In a Tough Year, Focus on Reform and Innovation

Taiwan needs to be prepared to face a challenging year in 2019. That’s one of several key messages from AmCham Taipei’s recently released Business Climate Survey.

Notably fewer of our member executives – about 45% compared to 55% a year ago — expressed confidence in the economic outlook for the coming 12 months.

Significantly, however, the business leaders surveyed are far more optimistic about the prospects this year for revenue growth in their own businesses. That figure was a high 80%, the same as last year, according to the survey, featured in this issue of our magazine.

Why the difference? Essentially, the main reasons for the lower expectations for Taiwan’s economic performance in 2019 appear to be external factors beyond the companies’ control. These include the impact of the current U.S.-China trade conflict, the “America First” economic policy of the Trump administration, and Beijing’s increasing pressure on Taiwan.

But when it comes to the outlook for their own business, the executives tend to have a deep-seated understanding of the specific problems they are likely to be confronting and strategies for how to manage them. A prime example comes in the reply to the survey question that asked what the main source of opportunities for business growth will be for the respondent’s company in the year to come.  A resounding 43.6% answered “Product or Service Innovation.”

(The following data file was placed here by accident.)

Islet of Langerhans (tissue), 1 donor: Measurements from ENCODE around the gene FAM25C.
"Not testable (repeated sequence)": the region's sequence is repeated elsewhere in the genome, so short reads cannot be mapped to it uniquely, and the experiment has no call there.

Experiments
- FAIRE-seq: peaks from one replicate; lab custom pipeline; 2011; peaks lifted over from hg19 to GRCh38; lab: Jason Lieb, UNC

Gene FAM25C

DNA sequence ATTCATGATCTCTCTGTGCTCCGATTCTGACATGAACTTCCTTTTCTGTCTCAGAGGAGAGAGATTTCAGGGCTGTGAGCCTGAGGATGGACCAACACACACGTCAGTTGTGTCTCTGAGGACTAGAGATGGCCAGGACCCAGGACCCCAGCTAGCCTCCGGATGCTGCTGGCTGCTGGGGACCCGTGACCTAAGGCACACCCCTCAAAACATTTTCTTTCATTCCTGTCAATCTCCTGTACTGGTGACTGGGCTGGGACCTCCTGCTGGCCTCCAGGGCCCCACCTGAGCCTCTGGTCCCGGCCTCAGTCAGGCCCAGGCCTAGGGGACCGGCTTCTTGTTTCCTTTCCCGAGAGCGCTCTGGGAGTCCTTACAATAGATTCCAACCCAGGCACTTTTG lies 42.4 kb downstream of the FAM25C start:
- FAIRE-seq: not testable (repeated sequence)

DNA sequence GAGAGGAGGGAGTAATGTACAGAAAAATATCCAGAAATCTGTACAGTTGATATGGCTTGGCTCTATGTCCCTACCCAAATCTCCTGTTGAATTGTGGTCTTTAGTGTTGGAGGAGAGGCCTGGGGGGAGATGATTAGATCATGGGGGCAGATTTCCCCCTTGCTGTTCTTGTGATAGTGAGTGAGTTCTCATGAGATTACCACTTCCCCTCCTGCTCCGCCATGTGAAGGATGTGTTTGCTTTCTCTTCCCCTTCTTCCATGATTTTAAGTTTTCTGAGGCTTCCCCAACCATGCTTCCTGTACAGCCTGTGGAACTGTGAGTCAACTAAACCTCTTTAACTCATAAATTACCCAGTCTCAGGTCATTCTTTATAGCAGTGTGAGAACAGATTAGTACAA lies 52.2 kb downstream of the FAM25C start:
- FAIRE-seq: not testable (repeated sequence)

For all enterprises in this market, whether domestic or foreign-invested, devising new and innovative business solutions is sure to be one of the most effective ways to navigate the uncertain economic environment ahead.

That approach to business also dovetails nicely with the Taiwan government’s economy strategy of promoting the “5+2 Innovative Industries”: high-tech (including artificial intelligence, the internet of things, and blockchain), biomedicine, green energy, smart machinery, and national defense/aerospace. In the AmCham survey, nearly 54% of the respondents agreed that the “5+2” plan would benefit Taiwan’s economic development and about 42% said the plan would influence their company’s decision on future business expansion in Taiwan.

A second noteworthy message from the Business Climate Survey is that progress is being achieved in areas of major concern to AmCham companies. The change may be slower than desired, but the progress being achieved is nevertheless encouraging. Regarding both the composition of future energy supply and the labor-policy treatment of professional employees, for example, companies see a welcome trend of greater flexibility.

They are also more satisfied than previously with the process for establishing new laws and regulations, as well as the consistency of implementing the regulations after their enactment. Over 70% of those surveyed credited the government’s National Development Council with providing effective assistance to AmCham committees in facilitating progress in the Chamber’s White Paper issues.

With a resolute emphasis on innovation and continued determined efforts to tackle chronic obstacles to meeting its economic potential, Taiwan should be able to confirm another of the Business Climate Survey’s findings. Looking ahead on a three-year timeframe, a majority of respondents are bullish about Taiwan’s economic prospects. They seem convinced that doing the right things now will reap dividends down the road.